This opening section is interesting because it was so unexpected, but the gears then shift pretty hard when there is a time jump and suddenly Dick Barnard Riddick is totally acclimated to the planet and he’s going around exploring with his now fully grown pet alien dingo dog thing. And he sees some rain in the distance, and somehow he knows that he has to get off the planet before this giant rainstorm makes its way to him (a rainstorm that apparently takes at least more than a day to reach him despite being huge and within his sight), so he activates an emergency beacon at an abandoned mercenary outpost, which he knows will result in ships filled with bounty hunters coming to the planet to catch him, and whom he plans to use as his own emergency taxi service off the planet.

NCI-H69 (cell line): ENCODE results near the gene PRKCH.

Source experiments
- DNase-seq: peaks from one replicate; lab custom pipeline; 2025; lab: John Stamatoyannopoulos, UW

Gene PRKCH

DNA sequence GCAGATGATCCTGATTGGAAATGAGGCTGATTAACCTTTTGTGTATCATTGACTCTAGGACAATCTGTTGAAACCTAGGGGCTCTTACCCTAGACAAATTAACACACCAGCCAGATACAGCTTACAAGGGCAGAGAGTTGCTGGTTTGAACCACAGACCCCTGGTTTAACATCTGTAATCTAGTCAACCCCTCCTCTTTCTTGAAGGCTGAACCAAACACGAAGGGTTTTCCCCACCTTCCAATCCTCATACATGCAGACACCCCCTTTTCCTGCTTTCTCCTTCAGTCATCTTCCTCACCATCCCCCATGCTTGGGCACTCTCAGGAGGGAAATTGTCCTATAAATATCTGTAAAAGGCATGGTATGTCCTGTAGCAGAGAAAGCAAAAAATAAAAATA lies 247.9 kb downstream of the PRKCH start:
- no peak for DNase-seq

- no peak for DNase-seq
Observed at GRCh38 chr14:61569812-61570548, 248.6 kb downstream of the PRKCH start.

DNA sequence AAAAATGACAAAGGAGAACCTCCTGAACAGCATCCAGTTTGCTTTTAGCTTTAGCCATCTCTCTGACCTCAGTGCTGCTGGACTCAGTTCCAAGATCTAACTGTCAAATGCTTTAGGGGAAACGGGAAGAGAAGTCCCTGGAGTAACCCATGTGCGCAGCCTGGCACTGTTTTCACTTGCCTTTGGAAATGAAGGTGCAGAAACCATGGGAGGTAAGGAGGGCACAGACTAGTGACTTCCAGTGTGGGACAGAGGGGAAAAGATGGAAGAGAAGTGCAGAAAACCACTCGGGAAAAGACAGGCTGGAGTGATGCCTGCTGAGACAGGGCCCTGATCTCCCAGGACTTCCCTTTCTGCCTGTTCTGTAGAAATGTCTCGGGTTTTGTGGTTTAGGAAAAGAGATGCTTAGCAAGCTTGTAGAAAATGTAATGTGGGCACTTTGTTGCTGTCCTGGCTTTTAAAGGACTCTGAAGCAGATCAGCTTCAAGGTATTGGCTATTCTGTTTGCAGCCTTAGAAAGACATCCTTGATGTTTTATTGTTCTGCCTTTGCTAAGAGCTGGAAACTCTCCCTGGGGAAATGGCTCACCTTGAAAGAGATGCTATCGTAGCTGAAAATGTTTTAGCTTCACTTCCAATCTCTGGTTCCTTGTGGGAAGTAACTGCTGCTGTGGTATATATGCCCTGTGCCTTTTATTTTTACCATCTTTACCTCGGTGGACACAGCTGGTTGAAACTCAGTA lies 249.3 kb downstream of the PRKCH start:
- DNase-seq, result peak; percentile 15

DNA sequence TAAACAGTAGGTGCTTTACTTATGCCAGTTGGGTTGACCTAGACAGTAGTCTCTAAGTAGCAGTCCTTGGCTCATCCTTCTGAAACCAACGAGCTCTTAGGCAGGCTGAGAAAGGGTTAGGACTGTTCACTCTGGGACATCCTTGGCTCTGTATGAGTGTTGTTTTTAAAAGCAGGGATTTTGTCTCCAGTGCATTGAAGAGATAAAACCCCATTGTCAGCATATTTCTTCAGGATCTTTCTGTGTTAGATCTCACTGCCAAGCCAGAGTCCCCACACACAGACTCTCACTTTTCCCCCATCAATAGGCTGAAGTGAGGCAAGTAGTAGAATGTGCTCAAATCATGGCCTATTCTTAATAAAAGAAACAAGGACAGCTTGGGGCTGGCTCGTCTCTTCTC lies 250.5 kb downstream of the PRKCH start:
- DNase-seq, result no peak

And then the bounty hunters arrive and Riddick disappears while the movie becomes the story of these bounty hunters and their bickering and how they are trying to catch Riddick, and ole Dick goes from being the main character of the movie to the monster-in-the-shadows, the horror movie slasher, picking off the bounty hunters one at a time, while they all speak of him in hushed tones about how bad ass he is. And this section isn’t as good as the first section just because it all seems more rote and conventional, and its all fine but just seems kind of weird coming off the set up of the film. Hell, after that intro I was ready for a movie about just Dick Riddick trying to survive and get off the planet, and introducing a large group of characters twenty minutes into the movie and then focusing almost exclusively on them for the drama and tension is a mistake because we don’t care about these people and very little is done to make us care about these people.